• Incorrect labeling – labeling requirements can be very specific so create a lot of potential for committing violations. These range from incorrect use of colored bags to failing to include a date of accumulation label (day, month and year, as well as the time of first addition). The sheer number of accumulation containers and employees handling them in most healthcare facilities means that labeling violations carry a high probability. The only way to stay on top of this issue is through constant vigilance and reinforcing the need for proper labeling.
  • Failing to keep containers closed – containers that are left open, or half open, amount to a clear biomedical waste violation. The laws on this point are very clear – drums and other containers must be kept closed and latched at all times except when adding or removing waste. Containers that are damaged, or in poor condition, can also lead to them becoming a source of transmitting infection and therefore also violate this basic requirement of container management standards.
  • Failing to inspect your medical waste containers – Inspections of medical waste containers must be made every week. The inspection must be fully documented with the date and the inspector’s initials. Many healthcare facilities already designate an employee to routinely inspect fire extinguishers and other safety devices. It might be easiest to incorporate medical waste container inspections into the routine of such an individual.
  • Failing to handle containers correctly – Any handling that could cause a rupture or leak is a violation of basic container management.

Basic container management is an essential requirement for all healthcare facilities and the employees working in them, from medical professionals to cleaning operatives. Proper employee training and well-established policies and processes can go a long way in avoiding these common violations.

 

 3. Lack of Emergency Contingency Plans

Are you ready for the unexpected? Healthcare facilities have emergency plans for a variety of situations and similarly all LQGs are required to have a contingency plan in events such as accidental spills or loss of containment of biomedical materials.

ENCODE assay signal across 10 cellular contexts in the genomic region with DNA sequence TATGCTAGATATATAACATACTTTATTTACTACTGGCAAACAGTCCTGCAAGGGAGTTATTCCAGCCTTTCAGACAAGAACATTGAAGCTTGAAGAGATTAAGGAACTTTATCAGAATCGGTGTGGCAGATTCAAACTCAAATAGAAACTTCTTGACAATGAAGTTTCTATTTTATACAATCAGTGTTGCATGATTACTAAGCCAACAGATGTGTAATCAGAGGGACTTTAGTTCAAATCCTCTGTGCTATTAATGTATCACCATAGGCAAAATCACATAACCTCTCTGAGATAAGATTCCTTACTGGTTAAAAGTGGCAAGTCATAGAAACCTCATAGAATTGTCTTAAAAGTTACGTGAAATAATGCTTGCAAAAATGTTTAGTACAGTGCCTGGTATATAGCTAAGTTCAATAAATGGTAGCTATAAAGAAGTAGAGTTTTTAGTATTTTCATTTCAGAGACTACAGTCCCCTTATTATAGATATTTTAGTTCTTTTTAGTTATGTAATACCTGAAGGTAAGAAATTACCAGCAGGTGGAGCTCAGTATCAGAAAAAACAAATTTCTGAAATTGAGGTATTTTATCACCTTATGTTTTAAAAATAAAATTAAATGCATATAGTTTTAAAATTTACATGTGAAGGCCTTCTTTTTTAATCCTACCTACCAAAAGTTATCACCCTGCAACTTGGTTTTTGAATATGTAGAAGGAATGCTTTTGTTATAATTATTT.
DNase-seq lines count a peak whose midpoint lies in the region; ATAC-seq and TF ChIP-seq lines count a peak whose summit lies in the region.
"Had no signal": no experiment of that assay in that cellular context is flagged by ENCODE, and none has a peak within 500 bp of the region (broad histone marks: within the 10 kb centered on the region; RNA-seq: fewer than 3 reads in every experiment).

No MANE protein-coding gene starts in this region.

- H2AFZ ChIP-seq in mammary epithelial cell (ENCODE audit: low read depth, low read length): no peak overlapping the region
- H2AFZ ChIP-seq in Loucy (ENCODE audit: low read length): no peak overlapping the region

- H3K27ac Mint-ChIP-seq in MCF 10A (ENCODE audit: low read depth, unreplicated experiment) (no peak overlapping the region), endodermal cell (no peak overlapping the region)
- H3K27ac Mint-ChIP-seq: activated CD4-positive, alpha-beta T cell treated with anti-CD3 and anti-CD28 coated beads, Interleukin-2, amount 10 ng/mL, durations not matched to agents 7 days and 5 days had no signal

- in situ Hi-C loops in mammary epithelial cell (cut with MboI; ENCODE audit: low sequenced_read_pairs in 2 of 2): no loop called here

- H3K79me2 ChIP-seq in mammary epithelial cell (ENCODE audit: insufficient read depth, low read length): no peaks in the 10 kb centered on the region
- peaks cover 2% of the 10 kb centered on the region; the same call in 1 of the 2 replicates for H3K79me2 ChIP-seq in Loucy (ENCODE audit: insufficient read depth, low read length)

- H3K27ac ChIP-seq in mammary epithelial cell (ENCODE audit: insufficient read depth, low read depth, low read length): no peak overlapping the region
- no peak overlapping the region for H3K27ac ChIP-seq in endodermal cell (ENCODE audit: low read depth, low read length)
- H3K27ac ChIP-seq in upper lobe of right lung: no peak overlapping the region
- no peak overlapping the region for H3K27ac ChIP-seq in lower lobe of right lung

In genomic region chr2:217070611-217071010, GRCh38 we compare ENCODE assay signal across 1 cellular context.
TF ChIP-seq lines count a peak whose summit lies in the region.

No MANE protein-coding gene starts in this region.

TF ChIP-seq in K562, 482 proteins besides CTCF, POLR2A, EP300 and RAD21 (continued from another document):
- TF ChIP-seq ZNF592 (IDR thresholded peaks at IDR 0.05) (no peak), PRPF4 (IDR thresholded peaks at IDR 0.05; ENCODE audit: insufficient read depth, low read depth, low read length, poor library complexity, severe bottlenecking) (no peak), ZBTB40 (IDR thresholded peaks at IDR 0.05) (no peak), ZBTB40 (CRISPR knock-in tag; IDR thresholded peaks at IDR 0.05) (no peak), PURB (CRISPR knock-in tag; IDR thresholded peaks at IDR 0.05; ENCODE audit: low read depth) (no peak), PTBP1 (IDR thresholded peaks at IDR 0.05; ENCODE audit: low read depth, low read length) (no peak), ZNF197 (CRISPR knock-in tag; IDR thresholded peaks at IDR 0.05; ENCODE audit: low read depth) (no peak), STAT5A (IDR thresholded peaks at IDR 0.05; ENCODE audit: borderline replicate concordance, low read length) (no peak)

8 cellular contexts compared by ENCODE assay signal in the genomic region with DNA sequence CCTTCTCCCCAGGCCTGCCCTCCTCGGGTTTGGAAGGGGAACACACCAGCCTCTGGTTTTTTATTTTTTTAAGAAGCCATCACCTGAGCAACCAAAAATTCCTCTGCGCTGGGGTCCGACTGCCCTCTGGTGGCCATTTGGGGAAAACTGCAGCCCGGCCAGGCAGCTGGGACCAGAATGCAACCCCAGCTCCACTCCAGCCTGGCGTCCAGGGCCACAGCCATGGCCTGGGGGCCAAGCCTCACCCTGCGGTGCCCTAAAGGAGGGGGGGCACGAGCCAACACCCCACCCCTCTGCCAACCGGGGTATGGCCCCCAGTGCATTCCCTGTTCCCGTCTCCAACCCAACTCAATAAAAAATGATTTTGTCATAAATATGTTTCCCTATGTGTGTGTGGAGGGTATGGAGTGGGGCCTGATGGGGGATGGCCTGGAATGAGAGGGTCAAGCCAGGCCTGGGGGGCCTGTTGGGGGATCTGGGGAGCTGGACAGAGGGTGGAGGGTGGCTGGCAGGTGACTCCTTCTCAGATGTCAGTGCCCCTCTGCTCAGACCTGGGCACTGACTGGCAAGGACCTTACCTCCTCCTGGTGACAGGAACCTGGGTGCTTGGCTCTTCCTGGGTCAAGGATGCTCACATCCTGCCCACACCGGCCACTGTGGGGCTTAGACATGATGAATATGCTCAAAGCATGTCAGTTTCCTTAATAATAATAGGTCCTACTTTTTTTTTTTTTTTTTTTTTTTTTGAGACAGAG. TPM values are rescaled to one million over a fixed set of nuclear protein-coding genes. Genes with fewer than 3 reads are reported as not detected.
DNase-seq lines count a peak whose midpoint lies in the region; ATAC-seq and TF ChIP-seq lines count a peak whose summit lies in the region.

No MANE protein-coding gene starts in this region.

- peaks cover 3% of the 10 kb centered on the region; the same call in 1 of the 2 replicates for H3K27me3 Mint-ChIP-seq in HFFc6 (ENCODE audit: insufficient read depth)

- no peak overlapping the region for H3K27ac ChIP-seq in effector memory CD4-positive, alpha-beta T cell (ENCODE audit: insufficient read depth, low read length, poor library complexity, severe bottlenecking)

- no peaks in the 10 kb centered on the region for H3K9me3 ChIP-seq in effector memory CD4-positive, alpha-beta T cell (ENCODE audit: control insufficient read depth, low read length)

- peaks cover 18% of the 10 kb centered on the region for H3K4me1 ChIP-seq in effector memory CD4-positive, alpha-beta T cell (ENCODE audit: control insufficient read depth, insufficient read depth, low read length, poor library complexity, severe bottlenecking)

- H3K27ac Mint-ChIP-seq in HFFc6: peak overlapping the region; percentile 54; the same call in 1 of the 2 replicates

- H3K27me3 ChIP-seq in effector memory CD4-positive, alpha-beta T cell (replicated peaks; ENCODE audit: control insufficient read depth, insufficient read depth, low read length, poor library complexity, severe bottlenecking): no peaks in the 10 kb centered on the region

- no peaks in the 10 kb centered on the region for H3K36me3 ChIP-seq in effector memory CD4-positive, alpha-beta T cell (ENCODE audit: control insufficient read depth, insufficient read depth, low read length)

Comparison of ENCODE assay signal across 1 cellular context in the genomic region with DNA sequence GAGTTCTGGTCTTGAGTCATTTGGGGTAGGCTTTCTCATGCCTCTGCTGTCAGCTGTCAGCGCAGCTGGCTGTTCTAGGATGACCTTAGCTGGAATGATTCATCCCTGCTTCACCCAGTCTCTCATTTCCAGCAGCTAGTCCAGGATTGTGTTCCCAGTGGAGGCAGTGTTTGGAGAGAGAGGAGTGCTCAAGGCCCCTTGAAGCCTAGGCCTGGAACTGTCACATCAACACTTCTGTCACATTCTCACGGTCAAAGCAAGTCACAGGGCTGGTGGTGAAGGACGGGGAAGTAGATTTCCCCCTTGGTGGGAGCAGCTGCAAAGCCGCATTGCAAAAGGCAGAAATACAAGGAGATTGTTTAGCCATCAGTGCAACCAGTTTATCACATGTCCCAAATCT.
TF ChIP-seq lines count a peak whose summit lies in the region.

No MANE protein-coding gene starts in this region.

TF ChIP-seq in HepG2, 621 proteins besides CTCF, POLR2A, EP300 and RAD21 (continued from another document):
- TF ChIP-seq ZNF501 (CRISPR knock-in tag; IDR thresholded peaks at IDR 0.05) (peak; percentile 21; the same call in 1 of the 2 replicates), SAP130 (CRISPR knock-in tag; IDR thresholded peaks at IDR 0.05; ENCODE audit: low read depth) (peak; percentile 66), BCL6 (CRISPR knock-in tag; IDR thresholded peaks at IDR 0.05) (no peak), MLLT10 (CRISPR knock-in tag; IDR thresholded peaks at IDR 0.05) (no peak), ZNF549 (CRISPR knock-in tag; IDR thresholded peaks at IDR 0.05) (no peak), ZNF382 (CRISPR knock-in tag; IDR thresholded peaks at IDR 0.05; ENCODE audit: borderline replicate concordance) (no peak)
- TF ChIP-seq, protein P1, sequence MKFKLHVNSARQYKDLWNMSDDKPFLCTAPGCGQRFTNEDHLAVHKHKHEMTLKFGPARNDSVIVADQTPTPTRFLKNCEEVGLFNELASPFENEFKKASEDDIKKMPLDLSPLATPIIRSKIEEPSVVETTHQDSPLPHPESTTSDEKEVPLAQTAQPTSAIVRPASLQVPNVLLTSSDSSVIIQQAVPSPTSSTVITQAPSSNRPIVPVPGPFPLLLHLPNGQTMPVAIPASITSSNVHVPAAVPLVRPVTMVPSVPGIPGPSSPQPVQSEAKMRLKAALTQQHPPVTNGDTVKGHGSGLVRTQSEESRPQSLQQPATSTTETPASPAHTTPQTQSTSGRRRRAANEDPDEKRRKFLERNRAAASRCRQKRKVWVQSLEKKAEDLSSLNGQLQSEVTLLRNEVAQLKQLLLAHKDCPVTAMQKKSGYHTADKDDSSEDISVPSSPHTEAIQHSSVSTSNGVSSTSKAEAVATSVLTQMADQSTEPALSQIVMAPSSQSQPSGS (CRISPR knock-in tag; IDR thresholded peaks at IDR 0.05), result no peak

Your emergency plan must be sent to local authorities and a copy must be posted by an on-site telephone. Your contingency plan must be updated every year in addition to following any significant changes at your healthcare facility.

Common violations in this area include:

  • Missing required details of the contingency plan – for example having sufficient red biohazard bags on-site to enclose 150% of the maximum load accumulated.
  • Inadequate plan distribution – for example not disseminating the contingency plan to all waste handling employees.
  • Inconsistency with current operations – for example failing to update your contingency plan following a significant increase in the amount of medical waste being generated.
  • Out of date plans – for example failing to complete your annual review of the contingency plan.

Medical waste disposal services like MedPro Disposal can take the stress out of contingency planning and help you develop your preparedness with our online plan builder. The plan covers the following areas:

  • Hazard Communications
  • Exposure Control
  • Fire Prevention
  • Emergency Preparedness

 

4. Improper Waste Segregation

Are you properly segmenting your medical waste from your non-contaminated waste? All medical waste generators are required to correctly identify their waste. This should be done through knowledge of the waste stream, or by testing it. Determining hazardous biomedical waste should be second nature to you and your employees, but violations still occur when generators fail to properly identify all of the potentially infectious waste streams at their facilities. Some wastes are commonly overlooked, such as cotton and other blood stained materials, which can get thrown into the ordinary trash.

Other items that are defined as being hazardous in federal, state or local regulations must never be placed in a medical waste container. This includes, but is not limited to:

  • Formaldehyde / Formalin or Formaldehyde Products
  • Solvents, Paints and Paint Thinner
  • Drums or Other Containers with Universal Hazardous Warning Symbol
  • Batteries of Any Kind

Placing these hazardous materials in with your medical waste can result in fines and even jail time so correct determinations are extremely important.